Why should a person buy cheap rural land? Because they aren’t making any more land, and because ongoing inflation will make it worth more money in the future.

Suppose 25 years ago, a grandfather died and left his $180,000 estate to his three grandchildren. His last Will and Testament stipulated that the assets had to be held for 25 years and then distributed, in kind, to his three heirs. To one grandchild, he left $60,000 in General Motors stock, at the time among the strongest and safest Wall Street investments. To the second grandchild, he left $60,000 in cash in a safe deposit box. To the third grandchild he left the deed to 4,000 acres of “worthless” desert land, located in the “middle of nowhere,” which the grandfather had purchased for $15 per acre.

Twenty-five years later how did these heirs make out?

The grandchild who was given the General Motors stock received nothing, because the company went bankrupt and was reorganized, wiping out the stockholders.

The grandchild who inherited the $60,000 cash received a currency that had lost half of its purchasing power. According to the U. S. Bureau of Labor Statics, it takes $122,000 today to buy the same goods and services that $60,000 purchased 25 years ago.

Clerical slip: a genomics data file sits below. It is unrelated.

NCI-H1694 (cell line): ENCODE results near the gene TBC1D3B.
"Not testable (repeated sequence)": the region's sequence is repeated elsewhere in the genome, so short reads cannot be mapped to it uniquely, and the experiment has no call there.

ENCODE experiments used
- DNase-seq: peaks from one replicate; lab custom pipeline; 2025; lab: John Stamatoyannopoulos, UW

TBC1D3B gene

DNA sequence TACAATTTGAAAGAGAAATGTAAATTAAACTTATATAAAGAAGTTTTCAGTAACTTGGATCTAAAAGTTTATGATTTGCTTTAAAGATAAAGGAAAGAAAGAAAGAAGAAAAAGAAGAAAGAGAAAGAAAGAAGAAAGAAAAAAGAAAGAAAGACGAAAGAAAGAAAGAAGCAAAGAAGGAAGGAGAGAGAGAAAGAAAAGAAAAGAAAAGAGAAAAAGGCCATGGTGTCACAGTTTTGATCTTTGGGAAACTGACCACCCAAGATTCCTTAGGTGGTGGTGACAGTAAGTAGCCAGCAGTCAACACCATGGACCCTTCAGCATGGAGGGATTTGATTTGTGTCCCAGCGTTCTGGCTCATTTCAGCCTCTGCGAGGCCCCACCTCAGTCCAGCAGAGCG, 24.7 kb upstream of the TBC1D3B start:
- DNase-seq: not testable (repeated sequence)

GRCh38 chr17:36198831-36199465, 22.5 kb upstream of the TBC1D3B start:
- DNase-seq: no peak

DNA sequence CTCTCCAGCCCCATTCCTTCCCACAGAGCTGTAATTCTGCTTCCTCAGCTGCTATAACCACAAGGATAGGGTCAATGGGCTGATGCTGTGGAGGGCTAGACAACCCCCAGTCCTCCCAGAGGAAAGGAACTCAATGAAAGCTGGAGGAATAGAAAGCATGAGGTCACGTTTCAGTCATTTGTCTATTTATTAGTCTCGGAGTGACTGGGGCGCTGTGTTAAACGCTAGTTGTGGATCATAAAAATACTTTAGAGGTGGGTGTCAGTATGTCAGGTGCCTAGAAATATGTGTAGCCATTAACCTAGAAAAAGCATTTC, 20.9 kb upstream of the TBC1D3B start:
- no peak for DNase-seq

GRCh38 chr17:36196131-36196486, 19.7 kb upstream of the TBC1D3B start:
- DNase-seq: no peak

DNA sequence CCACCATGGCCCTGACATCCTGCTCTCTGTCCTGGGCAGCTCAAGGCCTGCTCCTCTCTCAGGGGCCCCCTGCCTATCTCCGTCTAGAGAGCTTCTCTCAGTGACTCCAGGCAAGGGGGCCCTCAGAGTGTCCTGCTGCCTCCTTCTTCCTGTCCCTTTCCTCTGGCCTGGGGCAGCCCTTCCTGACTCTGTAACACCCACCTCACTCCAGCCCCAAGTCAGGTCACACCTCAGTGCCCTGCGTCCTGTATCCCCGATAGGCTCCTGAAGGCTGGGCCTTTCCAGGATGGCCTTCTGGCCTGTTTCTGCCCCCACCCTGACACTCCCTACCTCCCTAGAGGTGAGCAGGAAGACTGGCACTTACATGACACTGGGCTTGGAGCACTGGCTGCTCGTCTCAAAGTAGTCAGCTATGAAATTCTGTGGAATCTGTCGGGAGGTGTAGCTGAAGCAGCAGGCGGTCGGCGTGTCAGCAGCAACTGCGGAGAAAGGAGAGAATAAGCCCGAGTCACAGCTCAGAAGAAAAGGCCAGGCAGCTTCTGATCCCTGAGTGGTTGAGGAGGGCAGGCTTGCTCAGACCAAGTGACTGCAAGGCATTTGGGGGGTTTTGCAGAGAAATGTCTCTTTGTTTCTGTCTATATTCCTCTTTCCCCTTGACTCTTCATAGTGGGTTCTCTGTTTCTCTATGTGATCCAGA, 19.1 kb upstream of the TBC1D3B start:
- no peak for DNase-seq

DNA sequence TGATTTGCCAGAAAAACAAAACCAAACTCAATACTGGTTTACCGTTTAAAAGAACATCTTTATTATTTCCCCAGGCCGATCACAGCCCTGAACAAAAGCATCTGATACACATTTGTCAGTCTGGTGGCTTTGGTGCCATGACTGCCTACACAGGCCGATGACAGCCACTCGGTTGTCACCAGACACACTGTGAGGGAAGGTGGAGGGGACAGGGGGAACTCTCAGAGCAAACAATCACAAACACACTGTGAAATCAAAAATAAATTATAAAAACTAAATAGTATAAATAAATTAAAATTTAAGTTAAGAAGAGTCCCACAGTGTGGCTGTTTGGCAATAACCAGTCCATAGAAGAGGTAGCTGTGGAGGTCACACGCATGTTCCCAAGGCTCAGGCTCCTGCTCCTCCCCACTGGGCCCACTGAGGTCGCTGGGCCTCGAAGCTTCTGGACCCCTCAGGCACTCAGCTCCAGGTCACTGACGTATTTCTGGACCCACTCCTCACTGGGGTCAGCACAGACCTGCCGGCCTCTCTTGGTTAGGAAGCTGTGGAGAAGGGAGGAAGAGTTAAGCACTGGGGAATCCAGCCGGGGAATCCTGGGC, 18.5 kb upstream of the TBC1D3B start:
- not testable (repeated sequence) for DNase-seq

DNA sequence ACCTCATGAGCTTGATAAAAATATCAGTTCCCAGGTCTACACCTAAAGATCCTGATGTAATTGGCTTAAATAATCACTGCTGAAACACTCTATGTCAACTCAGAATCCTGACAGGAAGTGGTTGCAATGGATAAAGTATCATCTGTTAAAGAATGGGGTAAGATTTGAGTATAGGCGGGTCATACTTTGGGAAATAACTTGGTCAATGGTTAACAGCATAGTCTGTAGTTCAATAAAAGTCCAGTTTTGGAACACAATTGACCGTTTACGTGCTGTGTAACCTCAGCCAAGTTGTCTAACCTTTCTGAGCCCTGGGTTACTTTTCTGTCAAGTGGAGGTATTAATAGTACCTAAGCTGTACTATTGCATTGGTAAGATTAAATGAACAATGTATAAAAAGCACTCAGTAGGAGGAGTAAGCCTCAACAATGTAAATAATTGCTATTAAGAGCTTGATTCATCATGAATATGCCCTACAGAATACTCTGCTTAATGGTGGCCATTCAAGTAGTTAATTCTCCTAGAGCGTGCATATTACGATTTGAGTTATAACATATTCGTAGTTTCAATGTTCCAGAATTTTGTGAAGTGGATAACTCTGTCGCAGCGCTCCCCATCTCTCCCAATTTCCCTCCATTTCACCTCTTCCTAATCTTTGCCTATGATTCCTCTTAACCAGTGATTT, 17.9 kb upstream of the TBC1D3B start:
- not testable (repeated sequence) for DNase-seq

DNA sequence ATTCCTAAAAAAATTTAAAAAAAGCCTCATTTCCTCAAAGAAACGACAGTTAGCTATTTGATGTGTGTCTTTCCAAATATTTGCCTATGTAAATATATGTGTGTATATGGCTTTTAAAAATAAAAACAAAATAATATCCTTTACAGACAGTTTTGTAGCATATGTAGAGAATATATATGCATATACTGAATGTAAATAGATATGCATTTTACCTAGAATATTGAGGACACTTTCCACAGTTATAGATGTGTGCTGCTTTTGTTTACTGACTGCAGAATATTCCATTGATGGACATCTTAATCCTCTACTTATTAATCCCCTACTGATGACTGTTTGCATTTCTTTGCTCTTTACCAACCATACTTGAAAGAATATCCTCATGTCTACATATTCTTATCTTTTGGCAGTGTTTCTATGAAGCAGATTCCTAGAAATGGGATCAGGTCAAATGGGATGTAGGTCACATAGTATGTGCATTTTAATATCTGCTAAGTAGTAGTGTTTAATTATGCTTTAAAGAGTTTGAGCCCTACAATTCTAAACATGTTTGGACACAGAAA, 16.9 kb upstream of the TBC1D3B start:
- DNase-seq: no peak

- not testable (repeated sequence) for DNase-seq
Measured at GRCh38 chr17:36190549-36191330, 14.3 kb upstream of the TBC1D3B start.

The grandchild who was given the 4,000 acres of “worthless” desert land had an asset valued at $250 per acre, or over $1 million.

Buying a large tract of cheap land in the USA and holding it for future appreciation is a simple concept; however, most people complicate matters by insisting on improvements such as power, utilities, and maintained roads. Land that has been improved this way already has been marked up substantially in price by the developer, who had to pay for those improvements. Historically, the biggest profits always have been made in cheap open land that is undeveloped (not properties already improved).

The great thing about owning a tract of cheap land as an investment is that nothing has to happen – no rezoning, no development activities, and no population growth – for the cheap land to increase in value. All that is required for cheap rural property to increase in value is the passage of time and inevitable inflation.

Owning cheap land as an investment in the United States is one of the surest and safest methods of making money, although it is not a “get rich quick” scheme. History has proven that it’s virtually impossible to lose money owning cheap rural property, if purchased cheaply enough and held long enough!